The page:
Lolita – Stanley Kubrick (1962)


Lolita is a 1962 British-American comedy-drama film directed by Stanley Kubrick. Based on a 1955 novel of the same title, Vladimir Nabokov also wrote the screenplay. It follows a middle-aged literature lecturer who becomes sexually obsessed with a young adolescent girl. The film stars James Mason as Humbert Humbert, Sue Lyon as Dolores Haze (Lolita), and Shelley Winters as Charlotte Haze, with Peter Sellers as Clare Quilty. Owing to the MPAA‘s restrictions at the time, the film toned down the more provocative aspects of the novel, sometimes leaving much to the audience’s imagination. The actress who played Lolita, Sue Lyon, was 14 at the time of filming. Lolita polarized contemporary critics, but is well-received today. Kubrick later commented, however, that if he had realized how severe the censorship limitations were going to be, he probably would never have made the film. … He searches for a room to rent, and Charlotte Haze, a cloying, sexually frustrated widow, invites him to stay at her house. He declines until seeing her daughter, Dolores, affectionately called “Lolita”. Lolita is a soda-pop drinking, gum-snapping, overtly flirtatious teenager, with whom Humbert becomes infatuated. … Humbert uses the term ‘nymphet’ to describe Lolita, which he explains and uses in the novel; it appears twice in the movie and its meaning is left undefined. In a voice-over on the morning after the Ramsdale High School dance, Humbert confides in his diary, ‘What drives me insane is the twofold nature of this nymphet, of every nymphet perhaps, this mixture in my Lolita of tender, dreamy childishness and a kind of eerie vulgarity. I know it is madness to keep this journal, but it gives me a strange thrill to do so. And only a loving wife could decipher my microscopic script.’ … There are many differences between the Kubrick-Harris film adaptation and Nabokov’s novel, including some events that were entirely omitted. Most of the sexually explicit innuendos, references and episodes in the book were taken out of the film because of the strict censorship of the 1960s; the sexual relationship between Lolita and Humbert is implied and never depicted graphically on the screen. In addition, some events in the film differ from the novel, and there are also changes in Lolita’s character.  …”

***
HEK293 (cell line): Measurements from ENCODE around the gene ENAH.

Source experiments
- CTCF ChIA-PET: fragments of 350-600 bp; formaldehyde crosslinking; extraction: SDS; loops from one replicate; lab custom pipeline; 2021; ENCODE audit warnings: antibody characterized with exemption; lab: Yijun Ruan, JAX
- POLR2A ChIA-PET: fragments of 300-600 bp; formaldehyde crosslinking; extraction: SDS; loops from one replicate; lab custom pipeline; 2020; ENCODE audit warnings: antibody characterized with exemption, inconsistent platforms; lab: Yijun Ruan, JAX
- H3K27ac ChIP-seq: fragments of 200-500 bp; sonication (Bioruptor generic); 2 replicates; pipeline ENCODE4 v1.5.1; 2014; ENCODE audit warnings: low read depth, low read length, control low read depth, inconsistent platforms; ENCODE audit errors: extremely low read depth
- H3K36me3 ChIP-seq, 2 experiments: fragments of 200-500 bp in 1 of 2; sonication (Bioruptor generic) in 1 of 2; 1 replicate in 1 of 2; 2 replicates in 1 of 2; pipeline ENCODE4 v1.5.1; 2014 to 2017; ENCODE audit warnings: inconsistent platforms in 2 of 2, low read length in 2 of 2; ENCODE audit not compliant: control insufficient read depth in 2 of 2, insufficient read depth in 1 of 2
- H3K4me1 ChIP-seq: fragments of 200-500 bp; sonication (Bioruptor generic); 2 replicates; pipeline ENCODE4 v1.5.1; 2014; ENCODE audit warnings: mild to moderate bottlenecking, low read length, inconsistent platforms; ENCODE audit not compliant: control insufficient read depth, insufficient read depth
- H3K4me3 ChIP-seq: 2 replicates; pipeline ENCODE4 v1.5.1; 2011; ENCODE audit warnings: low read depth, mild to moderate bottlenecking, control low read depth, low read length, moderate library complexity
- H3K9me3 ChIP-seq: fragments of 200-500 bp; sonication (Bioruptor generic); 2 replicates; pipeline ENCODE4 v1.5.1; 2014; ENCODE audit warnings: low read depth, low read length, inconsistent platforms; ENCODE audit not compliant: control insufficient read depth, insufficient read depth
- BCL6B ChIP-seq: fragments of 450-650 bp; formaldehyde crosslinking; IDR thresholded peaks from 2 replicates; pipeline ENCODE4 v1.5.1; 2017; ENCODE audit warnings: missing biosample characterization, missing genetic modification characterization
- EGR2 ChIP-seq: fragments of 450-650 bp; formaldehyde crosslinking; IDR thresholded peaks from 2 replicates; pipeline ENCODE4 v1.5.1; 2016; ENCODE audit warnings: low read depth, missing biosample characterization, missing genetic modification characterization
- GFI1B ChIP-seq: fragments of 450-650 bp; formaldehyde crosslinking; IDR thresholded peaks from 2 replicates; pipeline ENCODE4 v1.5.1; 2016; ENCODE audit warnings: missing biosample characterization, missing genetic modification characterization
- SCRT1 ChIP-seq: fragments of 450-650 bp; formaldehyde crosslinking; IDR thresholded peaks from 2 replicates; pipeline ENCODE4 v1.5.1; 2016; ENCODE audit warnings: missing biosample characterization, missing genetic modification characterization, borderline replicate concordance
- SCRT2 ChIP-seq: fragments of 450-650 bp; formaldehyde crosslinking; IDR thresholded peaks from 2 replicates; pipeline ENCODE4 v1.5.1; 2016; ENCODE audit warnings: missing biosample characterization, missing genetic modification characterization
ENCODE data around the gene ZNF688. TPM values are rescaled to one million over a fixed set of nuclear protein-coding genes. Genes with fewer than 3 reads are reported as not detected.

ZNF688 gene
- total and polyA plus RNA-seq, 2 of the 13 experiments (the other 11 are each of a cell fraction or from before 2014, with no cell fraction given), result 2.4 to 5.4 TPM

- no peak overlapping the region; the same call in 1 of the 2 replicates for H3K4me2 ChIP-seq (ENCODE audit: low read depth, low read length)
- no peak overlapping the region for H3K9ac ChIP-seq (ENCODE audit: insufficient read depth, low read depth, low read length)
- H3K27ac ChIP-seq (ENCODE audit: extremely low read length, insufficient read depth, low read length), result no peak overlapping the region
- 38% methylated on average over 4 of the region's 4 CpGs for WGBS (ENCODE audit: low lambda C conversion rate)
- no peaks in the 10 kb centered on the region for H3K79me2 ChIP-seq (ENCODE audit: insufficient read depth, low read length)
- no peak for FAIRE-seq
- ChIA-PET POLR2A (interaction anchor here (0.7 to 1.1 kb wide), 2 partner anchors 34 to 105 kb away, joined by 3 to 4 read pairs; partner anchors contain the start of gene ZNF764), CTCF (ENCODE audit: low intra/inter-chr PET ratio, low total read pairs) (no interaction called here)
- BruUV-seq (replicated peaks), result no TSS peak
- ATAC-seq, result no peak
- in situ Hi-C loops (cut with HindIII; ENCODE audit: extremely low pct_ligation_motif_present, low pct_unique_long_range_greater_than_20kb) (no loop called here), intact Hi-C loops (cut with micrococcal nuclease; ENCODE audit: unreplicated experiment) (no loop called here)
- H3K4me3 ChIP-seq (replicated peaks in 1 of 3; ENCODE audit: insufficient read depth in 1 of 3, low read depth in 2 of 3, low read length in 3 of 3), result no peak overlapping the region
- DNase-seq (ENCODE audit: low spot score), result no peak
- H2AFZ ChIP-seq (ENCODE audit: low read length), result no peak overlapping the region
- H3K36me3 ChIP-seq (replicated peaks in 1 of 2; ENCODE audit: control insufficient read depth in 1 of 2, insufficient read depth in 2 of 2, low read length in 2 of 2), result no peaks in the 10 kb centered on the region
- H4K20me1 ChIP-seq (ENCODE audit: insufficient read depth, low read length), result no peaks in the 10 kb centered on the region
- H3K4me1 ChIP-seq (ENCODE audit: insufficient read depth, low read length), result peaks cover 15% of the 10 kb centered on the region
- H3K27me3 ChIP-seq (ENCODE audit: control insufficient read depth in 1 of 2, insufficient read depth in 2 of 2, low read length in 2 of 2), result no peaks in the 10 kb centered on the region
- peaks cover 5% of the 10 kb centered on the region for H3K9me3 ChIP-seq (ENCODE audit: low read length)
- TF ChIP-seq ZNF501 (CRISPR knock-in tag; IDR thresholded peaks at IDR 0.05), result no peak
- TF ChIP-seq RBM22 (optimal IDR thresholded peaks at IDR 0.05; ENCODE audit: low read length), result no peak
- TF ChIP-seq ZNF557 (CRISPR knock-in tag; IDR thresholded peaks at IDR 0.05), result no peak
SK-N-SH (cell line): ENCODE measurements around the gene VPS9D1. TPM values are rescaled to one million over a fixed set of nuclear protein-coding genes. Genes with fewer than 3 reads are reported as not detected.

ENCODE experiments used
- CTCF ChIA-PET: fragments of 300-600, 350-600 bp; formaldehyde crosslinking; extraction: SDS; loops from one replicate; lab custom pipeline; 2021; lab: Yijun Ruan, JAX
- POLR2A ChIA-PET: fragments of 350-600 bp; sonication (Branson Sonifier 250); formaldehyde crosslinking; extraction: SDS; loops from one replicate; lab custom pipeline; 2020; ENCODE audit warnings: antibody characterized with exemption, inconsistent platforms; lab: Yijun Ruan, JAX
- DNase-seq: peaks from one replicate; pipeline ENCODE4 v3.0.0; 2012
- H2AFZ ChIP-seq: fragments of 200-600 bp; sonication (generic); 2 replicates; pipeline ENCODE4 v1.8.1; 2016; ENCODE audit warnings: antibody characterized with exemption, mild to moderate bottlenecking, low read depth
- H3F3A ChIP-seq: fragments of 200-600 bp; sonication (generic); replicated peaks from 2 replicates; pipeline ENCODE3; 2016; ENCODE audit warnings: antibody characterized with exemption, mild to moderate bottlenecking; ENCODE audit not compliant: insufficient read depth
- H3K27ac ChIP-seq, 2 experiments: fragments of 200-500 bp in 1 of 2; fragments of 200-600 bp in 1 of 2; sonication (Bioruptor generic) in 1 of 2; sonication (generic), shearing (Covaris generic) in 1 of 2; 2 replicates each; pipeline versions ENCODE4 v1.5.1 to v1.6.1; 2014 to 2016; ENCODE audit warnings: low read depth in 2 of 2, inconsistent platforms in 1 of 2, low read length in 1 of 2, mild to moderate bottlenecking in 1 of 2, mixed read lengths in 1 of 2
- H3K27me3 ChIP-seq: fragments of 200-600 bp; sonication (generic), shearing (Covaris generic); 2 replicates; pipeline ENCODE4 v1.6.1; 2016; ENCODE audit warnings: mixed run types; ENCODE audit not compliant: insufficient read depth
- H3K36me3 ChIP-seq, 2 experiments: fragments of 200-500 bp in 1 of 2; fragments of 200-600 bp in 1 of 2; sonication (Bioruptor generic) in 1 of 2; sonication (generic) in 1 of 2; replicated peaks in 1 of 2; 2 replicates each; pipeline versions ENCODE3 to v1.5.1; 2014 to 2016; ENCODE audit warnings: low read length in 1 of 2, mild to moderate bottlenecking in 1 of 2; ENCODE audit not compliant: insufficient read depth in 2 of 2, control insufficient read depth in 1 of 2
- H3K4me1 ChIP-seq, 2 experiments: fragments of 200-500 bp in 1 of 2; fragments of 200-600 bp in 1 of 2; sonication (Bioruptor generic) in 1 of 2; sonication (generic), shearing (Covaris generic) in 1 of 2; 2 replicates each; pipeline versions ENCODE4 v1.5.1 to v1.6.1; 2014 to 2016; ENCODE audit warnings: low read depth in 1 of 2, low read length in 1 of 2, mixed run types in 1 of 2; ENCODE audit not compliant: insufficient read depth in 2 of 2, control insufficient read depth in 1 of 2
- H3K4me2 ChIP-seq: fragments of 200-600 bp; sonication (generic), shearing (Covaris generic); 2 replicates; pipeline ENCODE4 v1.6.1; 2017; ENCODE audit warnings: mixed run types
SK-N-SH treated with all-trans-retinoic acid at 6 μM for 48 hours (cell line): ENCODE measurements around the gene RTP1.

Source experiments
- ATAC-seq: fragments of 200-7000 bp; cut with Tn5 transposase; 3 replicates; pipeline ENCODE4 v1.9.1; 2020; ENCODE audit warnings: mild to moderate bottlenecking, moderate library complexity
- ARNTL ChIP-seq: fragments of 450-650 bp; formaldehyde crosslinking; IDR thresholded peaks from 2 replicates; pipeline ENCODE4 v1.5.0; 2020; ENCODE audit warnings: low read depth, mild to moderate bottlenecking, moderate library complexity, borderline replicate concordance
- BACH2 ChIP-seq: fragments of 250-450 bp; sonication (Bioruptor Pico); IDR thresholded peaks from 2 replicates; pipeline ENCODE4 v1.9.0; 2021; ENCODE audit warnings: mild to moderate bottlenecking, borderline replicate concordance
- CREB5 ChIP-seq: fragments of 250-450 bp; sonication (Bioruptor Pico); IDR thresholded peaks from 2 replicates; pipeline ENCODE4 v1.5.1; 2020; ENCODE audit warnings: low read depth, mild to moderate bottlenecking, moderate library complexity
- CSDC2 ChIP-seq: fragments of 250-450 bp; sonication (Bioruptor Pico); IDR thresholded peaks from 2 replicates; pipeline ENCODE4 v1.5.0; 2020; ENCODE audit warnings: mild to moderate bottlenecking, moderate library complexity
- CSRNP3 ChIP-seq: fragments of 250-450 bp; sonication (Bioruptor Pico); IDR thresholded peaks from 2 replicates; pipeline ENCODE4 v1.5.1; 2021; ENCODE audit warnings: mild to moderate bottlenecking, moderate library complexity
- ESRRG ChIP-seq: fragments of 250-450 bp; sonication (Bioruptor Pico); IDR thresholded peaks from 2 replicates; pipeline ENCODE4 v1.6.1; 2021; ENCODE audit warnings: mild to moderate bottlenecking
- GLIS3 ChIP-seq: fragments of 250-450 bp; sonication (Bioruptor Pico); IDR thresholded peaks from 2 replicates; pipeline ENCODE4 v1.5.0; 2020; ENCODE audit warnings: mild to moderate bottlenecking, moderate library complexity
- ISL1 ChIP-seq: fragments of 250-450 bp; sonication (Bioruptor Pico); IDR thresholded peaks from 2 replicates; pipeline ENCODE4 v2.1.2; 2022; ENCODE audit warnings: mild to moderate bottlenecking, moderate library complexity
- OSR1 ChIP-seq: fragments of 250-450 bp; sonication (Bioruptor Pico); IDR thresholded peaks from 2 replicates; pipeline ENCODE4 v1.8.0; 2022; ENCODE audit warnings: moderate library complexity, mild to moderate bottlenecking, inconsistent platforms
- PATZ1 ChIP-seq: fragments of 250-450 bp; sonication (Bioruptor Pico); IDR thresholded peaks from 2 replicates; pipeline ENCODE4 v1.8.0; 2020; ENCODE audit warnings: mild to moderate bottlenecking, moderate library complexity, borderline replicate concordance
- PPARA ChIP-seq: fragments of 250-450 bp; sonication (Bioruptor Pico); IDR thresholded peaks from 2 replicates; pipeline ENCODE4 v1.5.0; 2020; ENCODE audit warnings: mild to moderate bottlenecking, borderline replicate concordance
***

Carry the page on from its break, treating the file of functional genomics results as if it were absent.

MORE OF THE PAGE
Wikipedia
20 Things You Didn’t Know About Stanley Kubrick’s ‘Lolita’
NY Times: ‘Lolita,’ Vladimir Nabokov’s Adaptation of His Novel:Sue Lyon and Mason in Leading Roles (1962)
LOLITA (1962) – Review by Pauline Kael
amazon
Archive: Lolita 2:27:13
YouTube: Lolita – Official Trailer – James Mason Movie, The Greatest Movie Scene

About 1960s: Days of Rage

Bill Davis - 1960s: Days of Rage
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